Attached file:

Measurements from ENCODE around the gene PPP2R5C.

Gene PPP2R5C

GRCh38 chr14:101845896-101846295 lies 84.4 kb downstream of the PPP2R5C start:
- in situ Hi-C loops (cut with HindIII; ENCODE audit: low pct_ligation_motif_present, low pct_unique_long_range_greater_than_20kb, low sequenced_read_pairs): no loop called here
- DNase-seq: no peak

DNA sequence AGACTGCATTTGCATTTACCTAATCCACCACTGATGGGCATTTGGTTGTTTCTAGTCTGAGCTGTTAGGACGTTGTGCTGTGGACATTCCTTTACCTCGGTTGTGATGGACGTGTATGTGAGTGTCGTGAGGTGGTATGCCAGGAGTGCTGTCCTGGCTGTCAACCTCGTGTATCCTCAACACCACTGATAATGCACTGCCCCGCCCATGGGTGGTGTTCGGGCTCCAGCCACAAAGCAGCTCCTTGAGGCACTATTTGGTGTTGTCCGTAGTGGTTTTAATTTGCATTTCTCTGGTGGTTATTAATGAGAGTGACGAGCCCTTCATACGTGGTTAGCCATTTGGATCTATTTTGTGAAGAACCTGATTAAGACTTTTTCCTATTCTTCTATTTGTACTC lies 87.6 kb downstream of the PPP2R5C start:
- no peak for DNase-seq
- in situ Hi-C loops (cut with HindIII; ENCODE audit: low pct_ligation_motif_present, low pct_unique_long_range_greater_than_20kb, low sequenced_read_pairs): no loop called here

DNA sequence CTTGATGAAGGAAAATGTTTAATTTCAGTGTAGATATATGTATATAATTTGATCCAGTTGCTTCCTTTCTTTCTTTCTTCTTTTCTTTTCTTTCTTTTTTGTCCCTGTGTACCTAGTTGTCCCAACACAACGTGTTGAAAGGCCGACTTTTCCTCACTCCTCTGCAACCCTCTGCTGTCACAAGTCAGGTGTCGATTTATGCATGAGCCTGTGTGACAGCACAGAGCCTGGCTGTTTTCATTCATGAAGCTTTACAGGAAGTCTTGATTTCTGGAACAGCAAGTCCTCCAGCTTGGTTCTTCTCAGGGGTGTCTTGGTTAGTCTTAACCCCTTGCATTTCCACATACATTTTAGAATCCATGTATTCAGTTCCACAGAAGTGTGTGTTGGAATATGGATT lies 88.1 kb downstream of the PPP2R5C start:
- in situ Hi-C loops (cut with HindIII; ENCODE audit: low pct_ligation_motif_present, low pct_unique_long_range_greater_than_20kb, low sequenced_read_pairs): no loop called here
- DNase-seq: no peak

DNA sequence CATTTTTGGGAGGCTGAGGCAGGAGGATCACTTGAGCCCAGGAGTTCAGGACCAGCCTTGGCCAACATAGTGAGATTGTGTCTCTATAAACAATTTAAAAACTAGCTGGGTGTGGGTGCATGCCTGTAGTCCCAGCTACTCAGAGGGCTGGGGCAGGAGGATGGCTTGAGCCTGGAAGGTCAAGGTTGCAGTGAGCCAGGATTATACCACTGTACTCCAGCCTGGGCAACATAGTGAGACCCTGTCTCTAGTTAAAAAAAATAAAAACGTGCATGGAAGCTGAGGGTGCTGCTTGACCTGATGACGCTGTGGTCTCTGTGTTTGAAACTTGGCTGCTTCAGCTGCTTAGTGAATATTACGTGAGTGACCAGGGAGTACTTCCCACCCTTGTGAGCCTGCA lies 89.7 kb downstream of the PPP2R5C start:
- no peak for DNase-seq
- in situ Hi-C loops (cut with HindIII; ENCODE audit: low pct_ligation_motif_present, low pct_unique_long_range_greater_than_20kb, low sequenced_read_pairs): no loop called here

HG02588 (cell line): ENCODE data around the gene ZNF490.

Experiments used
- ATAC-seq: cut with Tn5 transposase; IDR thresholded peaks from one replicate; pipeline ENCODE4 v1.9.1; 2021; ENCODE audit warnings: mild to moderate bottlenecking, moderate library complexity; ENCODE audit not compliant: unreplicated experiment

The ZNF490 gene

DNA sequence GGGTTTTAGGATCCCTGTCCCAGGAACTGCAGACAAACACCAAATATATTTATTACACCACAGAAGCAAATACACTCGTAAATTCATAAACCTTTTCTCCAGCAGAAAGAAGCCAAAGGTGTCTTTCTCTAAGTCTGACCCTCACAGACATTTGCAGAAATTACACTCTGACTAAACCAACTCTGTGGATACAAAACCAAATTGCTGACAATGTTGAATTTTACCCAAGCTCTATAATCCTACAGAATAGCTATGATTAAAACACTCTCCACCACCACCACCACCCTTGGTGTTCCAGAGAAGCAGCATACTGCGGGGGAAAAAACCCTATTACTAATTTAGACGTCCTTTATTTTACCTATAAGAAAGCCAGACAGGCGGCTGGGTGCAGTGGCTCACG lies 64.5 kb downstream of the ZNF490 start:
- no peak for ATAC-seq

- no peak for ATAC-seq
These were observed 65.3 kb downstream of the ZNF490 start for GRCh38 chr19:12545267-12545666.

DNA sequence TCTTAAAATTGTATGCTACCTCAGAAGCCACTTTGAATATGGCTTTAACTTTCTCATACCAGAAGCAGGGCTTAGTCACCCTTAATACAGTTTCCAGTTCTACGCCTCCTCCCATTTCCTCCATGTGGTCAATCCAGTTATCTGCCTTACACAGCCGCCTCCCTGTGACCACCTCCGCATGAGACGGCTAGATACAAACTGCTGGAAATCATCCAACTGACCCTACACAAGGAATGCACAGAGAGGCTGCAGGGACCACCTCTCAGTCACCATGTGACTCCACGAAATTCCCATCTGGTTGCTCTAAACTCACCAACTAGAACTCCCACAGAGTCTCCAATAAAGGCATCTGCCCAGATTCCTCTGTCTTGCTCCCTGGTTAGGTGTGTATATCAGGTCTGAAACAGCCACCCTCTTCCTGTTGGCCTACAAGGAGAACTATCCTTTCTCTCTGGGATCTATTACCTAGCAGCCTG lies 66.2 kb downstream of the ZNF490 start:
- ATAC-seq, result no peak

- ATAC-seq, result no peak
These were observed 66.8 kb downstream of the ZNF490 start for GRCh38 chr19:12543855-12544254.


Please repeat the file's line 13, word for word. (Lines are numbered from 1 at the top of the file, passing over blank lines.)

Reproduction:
- no peak for DNase-seq